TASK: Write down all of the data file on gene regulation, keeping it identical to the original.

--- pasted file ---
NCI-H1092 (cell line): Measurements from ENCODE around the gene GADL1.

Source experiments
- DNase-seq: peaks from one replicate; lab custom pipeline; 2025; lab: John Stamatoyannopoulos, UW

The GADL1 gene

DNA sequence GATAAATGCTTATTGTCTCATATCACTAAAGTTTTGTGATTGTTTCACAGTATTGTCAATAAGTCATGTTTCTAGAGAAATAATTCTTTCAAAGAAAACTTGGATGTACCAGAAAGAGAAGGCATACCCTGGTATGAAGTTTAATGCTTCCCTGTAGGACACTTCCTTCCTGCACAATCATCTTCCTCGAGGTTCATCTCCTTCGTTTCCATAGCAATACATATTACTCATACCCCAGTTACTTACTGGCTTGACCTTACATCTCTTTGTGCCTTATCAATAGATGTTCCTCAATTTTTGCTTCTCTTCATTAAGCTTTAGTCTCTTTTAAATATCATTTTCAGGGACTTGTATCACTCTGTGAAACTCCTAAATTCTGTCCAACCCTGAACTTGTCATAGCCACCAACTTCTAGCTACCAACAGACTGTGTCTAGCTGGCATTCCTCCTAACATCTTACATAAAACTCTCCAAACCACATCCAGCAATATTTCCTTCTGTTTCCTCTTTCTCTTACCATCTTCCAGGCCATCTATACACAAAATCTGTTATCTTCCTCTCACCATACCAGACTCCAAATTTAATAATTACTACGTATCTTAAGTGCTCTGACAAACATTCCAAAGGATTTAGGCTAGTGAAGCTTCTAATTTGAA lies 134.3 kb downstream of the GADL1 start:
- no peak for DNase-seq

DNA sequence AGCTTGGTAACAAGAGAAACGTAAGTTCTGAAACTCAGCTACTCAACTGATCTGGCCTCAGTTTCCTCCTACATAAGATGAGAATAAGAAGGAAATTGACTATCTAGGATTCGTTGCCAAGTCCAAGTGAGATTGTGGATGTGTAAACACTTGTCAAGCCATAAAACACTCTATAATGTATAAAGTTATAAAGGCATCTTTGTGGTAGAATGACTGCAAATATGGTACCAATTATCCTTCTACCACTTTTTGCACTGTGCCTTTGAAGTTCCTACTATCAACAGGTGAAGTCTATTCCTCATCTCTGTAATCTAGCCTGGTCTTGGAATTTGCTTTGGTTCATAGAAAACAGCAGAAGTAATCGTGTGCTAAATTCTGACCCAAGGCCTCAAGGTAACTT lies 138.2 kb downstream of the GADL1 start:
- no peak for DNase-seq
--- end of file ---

NCI-H1092 (cell line): Measurements from ENCODE around the gene GADL1.

Source experiments
- DNase-seq: peaks from one replicate; lab custom pipeline; 2025; lab: John Stamatoyannopoulos, UW

The GADL1 gene

DNA sequence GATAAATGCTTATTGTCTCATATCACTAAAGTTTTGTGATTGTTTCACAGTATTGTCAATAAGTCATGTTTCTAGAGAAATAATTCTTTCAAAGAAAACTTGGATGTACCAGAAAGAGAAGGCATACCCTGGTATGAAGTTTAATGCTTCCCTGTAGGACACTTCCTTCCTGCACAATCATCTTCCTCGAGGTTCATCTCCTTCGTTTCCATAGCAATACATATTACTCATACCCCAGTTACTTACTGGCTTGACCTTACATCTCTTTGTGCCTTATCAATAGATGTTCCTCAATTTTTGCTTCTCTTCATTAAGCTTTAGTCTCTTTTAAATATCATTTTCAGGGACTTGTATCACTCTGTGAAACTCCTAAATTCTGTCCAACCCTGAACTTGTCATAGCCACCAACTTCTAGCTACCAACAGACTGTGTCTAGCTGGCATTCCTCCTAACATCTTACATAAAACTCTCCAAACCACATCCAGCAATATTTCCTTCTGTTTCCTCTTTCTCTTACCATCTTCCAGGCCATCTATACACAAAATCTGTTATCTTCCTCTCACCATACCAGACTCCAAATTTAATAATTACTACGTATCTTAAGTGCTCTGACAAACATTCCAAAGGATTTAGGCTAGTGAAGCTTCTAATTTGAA lies 134.3 kb downstream of the GADL1 start:
- no peak for DNase-seq

DNA sequence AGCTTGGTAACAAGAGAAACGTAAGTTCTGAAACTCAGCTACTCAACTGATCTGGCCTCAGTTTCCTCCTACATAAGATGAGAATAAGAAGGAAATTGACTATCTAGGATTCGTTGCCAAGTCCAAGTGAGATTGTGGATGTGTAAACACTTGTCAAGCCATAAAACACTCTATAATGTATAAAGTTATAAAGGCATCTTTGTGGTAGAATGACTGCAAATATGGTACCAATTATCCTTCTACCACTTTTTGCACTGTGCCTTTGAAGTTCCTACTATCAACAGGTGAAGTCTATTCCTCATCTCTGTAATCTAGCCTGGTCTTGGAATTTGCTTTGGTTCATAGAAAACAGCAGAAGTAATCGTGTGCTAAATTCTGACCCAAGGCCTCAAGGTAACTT lies 138.2 kb downstream of the GADL1 start:
- no peak for DNase-seq